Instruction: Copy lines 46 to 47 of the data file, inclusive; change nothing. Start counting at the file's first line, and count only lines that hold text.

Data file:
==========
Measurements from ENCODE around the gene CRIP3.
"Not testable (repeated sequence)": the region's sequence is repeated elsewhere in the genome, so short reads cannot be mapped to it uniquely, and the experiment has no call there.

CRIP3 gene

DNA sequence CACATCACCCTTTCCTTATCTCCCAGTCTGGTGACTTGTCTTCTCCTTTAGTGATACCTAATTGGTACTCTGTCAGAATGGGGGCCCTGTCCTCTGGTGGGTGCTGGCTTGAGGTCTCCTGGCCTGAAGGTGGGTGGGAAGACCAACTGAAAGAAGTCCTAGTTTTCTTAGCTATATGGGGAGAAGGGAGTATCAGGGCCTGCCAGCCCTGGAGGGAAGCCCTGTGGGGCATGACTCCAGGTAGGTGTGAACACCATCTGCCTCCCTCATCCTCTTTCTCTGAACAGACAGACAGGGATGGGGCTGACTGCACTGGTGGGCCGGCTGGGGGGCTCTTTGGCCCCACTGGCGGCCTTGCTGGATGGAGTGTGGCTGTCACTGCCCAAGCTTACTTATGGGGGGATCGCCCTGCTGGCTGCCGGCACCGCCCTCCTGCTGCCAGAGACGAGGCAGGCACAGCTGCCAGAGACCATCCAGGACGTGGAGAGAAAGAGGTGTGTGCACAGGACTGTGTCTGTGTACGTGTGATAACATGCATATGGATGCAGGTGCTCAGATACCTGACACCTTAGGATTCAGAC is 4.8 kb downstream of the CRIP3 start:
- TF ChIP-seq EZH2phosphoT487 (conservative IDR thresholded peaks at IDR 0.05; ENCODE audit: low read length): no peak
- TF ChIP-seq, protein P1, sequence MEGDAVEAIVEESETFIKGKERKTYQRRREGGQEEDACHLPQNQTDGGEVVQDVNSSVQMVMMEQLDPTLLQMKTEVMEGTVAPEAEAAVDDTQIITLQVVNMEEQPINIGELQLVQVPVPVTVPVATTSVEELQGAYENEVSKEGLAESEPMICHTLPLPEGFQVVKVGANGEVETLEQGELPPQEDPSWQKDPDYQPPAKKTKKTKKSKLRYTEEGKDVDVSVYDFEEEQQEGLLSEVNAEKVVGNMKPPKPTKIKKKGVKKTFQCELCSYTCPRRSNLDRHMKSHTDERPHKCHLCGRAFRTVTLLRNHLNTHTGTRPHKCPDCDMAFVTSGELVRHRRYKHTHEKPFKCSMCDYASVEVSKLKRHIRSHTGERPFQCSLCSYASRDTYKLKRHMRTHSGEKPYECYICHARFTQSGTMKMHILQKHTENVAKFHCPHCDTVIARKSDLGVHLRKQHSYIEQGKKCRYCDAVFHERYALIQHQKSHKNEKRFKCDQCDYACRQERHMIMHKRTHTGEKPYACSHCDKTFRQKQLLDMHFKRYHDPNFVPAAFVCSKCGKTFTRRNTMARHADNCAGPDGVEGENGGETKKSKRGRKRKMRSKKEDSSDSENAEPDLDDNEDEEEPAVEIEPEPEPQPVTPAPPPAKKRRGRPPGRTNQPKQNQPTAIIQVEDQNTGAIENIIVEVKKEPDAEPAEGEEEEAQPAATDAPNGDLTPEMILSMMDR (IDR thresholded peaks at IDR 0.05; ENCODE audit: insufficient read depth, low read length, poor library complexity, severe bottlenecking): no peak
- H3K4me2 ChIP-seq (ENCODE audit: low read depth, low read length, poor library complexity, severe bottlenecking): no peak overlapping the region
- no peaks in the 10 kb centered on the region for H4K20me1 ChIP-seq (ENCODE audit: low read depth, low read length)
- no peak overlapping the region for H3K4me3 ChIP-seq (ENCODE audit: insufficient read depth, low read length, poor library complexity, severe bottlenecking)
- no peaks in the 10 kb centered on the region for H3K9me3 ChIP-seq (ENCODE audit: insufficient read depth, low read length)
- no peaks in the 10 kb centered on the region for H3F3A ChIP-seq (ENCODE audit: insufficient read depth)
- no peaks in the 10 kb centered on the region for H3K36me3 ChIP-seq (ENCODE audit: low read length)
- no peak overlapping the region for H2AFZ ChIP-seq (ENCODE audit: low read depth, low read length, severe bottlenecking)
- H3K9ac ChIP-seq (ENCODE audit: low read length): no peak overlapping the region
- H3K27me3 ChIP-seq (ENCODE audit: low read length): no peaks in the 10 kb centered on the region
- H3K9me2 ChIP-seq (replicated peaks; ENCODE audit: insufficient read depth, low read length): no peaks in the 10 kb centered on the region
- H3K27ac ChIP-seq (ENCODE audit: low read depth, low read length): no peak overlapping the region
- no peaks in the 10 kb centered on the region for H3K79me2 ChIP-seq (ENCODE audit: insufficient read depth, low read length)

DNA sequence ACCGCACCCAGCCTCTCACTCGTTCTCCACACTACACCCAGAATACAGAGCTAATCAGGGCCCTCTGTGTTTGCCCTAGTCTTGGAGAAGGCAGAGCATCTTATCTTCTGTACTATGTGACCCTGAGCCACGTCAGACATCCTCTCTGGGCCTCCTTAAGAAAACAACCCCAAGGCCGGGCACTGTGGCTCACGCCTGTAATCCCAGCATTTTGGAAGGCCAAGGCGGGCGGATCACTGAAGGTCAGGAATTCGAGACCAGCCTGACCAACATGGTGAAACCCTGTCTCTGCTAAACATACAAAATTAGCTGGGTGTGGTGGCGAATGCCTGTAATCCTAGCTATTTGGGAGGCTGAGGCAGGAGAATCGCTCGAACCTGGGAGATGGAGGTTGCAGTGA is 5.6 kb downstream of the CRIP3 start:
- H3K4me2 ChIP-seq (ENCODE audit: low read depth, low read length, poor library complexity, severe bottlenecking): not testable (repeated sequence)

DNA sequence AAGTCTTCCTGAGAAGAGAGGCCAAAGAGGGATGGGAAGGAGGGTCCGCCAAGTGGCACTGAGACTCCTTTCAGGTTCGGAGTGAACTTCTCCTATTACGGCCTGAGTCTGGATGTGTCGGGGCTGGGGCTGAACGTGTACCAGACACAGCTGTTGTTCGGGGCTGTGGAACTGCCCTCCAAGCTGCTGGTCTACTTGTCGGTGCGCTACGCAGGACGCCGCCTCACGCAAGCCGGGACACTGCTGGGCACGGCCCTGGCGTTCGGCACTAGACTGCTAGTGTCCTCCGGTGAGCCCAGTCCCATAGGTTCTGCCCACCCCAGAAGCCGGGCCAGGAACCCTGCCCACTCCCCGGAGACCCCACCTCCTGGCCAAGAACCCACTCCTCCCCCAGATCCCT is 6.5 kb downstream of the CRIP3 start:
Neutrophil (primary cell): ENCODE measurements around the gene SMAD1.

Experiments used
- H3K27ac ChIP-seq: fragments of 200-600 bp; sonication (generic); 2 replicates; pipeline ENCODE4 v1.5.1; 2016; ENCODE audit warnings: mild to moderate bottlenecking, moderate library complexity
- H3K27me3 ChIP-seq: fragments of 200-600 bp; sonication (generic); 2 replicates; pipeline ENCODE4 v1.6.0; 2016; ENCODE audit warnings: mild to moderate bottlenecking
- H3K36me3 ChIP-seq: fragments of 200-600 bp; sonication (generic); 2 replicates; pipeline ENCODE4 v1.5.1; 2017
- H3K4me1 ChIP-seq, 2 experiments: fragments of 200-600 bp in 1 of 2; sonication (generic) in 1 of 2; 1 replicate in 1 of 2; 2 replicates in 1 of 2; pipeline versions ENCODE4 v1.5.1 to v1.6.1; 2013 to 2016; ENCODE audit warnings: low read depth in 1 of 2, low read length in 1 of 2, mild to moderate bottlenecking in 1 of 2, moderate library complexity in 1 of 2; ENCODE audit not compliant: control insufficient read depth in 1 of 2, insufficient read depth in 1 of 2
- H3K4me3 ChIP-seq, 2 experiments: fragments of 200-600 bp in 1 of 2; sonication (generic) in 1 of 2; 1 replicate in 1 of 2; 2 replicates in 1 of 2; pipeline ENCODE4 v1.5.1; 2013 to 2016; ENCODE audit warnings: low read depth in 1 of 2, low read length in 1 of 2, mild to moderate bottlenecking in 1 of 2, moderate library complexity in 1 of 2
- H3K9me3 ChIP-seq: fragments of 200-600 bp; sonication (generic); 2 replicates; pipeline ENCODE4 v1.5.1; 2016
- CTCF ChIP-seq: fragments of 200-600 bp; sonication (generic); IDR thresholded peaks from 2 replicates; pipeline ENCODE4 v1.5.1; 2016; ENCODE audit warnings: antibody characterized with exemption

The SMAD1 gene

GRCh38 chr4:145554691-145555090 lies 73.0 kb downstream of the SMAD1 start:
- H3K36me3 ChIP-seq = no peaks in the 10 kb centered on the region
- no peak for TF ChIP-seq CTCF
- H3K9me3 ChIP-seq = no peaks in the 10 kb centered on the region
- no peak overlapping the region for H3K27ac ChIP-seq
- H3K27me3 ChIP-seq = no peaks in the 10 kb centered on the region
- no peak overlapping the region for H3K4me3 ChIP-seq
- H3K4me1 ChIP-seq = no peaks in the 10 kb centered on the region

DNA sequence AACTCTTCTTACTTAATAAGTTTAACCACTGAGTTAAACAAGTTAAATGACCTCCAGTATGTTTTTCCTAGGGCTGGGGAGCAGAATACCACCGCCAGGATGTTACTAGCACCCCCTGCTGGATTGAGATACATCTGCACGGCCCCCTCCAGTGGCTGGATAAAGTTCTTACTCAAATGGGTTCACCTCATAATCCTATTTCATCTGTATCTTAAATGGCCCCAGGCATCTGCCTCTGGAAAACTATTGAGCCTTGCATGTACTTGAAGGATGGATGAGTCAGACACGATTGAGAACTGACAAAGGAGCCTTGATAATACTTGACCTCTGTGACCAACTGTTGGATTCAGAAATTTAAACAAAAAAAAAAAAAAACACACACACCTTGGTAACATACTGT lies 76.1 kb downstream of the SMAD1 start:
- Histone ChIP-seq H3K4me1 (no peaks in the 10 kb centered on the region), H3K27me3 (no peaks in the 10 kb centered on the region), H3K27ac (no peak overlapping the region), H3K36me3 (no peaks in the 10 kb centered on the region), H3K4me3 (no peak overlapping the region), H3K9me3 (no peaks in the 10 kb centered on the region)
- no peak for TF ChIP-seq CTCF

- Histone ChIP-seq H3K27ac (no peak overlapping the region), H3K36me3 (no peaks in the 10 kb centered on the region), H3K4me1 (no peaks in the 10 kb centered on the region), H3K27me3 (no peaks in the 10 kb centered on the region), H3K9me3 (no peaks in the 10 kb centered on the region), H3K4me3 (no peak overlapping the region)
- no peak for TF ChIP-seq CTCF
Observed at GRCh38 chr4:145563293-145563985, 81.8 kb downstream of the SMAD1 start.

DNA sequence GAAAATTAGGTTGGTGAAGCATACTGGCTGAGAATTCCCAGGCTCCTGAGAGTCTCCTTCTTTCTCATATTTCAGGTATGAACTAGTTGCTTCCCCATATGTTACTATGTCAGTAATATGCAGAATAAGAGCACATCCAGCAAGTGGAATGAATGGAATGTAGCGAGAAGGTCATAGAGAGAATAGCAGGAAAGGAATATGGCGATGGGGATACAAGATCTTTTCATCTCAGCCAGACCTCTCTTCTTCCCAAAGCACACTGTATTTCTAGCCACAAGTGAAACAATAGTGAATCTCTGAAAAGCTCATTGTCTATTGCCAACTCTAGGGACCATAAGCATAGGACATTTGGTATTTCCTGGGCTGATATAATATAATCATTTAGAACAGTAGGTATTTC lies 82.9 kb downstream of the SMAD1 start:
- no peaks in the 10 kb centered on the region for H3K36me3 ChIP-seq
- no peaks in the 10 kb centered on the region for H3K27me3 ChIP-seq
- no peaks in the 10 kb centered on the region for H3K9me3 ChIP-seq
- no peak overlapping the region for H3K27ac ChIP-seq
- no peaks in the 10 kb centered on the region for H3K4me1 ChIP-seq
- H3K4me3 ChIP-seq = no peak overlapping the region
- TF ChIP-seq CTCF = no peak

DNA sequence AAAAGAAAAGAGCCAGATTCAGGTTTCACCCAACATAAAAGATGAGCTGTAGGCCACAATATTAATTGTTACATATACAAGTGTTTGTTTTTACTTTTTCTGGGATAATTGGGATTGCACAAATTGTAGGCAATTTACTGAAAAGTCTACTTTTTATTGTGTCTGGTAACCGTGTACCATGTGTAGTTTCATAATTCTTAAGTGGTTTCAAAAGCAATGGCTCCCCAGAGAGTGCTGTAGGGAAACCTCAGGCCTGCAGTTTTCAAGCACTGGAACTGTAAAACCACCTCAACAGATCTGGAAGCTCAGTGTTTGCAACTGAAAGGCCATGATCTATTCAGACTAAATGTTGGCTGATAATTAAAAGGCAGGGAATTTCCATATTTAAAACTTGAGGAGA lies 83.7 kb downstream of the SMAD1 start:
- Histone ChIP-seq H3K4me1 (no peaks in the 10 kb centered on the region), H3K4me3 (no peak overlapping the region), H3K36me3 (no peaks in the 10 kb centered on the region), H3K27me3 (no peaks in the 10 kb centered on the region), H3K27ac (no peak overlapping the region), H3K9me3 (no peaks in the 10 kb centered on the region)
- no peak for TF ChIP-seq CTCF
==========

DNA sequence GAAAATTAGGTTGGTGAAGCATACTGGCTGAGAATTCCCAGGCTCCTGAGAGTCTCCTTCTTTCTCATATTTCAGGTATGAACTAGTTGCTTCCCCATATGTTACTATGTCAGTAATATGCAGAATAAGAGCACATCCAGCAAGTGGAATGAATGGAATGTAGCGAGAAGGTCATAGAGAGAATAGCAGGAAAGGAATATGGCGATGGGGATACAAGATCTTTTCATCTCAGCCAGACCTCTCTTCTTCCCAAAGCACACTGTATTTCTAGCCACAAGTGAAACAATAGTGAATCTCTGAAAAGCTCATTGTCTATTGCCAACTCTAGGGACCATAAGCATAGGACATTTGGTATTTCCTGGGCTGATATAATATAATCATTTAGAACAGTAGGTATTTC lies 82.9 kb downstream of the SMAD1 start:
- no peaks in the 10 kb centered on the region for H3K36me3 ChIP-seq